When you are very young, you think old people must feel inside as old as they appear on the outside. But as you move towards agedness yourself, you realize that this is entirely wrong. People remain young on the inside, no matter how old they appear. The idea of "old" people is therefore a misapprehension of our culture, which sees the split instant of a human lifetime as something elongated, divided into decades and years, persistently defined by a number. But there are no "old people." Everyone is young. The only clue you have about this is your own journey as a subjective intelligence looking out. You wait for a change to descend, some radical shift of thinking which will fit with your balding head or wrinkling face. But it doesn’t come: you get giddier and more childish. I had this insight very strongly at Mount Melleray, when I realized that all these men, like myself, were teenagers, or maybe children, in their heads.
Thursday, the penultimate day of the retreat, I elect to get up at 4 a.m. for vigils. There’s no compulsion, but I think I should show my face one morning anyway. I’ve done compline every evening, and am becoming familiar with the singing style, but things seem just that little more ragged before dawn. There is something slightly more bracing about the 4 a.m. experience: the church empty but for a dozen monks (the very older ones are excused the early session) and me, and the inescapable weight of night over everything. I look around the faces and calculate roughly how many mornings like this they will each have put in — roughly 25,000 in more than a couple of instances. For a moment I am staggered by the enormity of this commitment, and the wager with life it represents. I think of the description of Father Columban Heaney, one of the Mount Melleray monks, in his booklet Personal Prayer, on what the theologian Ronald Knox called the "prayer of stupidity": "Spending time in this kind of prayer appears to be so stupid. There is nothing to show for it, and it all seems to be a sheer waste of time. But it is not a waste of time."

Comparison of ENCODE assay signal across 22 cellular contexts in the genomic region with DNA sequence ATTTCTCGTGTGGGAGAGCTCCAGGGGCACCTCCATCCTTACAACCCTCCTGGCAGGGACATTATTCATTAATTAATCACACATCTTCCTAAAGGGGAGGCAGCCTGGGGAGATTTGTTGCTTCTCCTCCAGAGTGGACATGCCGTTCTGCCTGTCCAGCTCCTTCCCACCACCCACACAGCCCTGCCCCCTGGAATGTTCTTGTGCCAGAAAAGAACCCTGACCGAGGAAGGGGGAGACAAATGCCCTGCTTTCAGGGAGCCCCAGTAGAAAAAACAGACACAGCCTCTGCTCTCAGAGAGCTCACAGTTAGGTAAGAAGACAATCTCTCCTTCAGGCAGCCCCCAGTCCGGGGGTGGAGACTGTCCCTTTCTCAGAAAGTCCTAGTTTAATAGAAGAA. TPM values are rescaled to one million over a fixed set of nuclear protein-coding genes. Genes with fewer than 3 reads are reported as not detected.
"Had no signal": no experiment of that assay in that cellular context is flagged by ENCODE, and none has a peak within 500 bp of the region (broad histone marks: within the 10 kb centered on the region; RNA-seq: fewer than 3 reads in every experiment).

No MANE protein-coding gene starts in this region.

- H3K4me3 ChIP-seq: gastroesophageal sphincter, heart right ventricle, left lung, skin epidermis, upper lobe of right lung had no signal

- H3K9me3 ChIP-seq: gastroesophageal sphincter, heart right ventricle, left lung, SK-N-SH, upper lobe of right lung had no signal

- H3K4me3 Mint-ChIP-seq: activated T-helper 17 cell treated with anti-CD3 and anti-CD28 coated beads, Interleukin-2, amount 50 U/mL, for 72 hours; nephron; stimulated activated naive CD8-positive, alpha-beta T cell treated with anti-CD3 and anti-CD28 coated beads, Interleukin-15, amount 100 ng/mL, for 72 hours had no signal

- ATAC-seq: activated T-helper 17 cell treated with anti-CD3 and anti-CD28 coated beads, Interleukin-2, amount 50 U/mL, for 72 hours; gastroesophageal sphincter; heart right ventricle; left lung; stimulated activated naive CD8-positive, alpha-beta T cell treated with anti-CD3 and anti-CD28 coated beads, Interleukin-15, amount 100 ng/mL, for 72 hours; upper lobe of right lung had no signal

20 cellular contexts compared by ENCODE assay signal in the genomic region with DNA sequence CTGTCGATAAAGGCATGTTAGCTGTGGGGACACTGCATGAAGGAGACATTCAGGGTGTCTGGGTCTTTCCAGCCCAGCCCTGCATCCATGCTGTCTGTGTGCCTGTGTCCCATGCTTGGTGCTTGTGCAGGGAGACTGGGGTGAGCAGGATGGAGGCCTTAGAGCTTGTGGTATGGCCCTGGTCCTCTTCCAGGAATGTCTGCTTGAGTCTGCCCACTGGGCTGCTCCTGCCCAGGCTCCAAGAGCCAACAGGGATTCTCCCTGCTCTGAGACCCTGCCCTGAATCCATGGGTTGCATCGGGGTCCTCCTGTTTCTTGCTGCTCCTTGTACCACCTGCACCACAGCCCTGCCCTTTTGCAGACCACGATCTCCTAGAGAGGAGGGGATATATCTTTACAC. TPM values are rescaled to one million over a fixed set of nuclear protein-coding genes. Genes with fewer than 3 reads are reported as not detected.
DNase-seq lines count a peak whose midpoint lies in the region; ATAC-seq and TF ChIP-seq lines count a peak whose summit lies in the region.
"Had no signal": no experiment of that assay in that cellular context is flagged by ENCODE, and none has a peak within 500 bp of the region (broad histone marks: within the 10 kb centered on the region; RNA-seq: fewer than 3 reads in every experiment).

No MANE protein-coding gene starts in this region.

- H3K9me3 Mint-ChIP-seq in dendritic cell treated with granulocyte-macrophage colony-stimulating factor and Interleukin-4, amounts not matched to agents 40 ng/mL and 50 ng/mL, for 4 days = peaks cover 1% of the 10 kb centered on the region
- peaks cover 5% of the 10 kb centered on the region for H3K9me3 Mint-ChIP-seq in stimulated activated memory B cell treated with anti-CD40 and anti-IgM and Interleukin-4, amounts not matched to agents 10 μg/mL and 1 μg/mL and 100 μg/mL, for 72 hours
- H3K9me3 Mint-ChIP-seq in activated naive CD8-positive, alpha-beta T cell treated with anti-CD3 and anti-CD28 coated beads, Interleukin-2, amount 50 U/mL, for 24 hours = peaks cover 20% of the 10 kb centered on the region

These men, I find myself thinking, are at the opposite point of human possibility to everything we take for granted as true and real. They bear witness to the strangeness of being, reminding us of this structural peculiarity of reality without any hint of moralism or rancour. "Look how odd the world really is!" they seem to exclaim. "Don’t become too distracted by anything, for then you will miss this strangeness!" Doggedly, they stand in silent contemplation as the world beckons them, mocks them, stares at them in puzzlement. They smile, or look away shyly. But they stay. They know why they are here.
More than once, I found myself wondering how it would feel to be here on, say, my 12,367th morning. It seems unconscionable. I cannot conceive of a degree of certitude that would enable me to do it. Even from the little I have learned about the lives of these men, I understand but vaguely how they see things. I know I am imposing my own ideas on a reality I but look into as into a passing canal barge.
There are aspects of the monkish life that recommend themselves to me: the predictability and weightlessness. But I am old enough to know that this is just a part of my psyche crying out for things no longer accessible in the great outdoors. I see through myself and know that I want these things in addition to the life I now have, which is not quite the deal the monk signs up to.
I look around the faces of these good men. I wonder if they ever have such thoughts. Does the trickle of news from the outside ever bring them to a point of doubt in themselves? Does their inevitable knowledge of the incomprehension of the external world cause them to feel even a hint of the restlessness I’m feeling now? Only the return of the Savior, it strikes me, could adequately justify what these men have committed of themselves. And, what, I find myself briefly wondering, if He has no plans to come back? Where would that leave these great men and what they have made of their lives? I shudder at the implications of the question and delve back into the psalm to suppress the sense of absurdity that threatens to engulf me.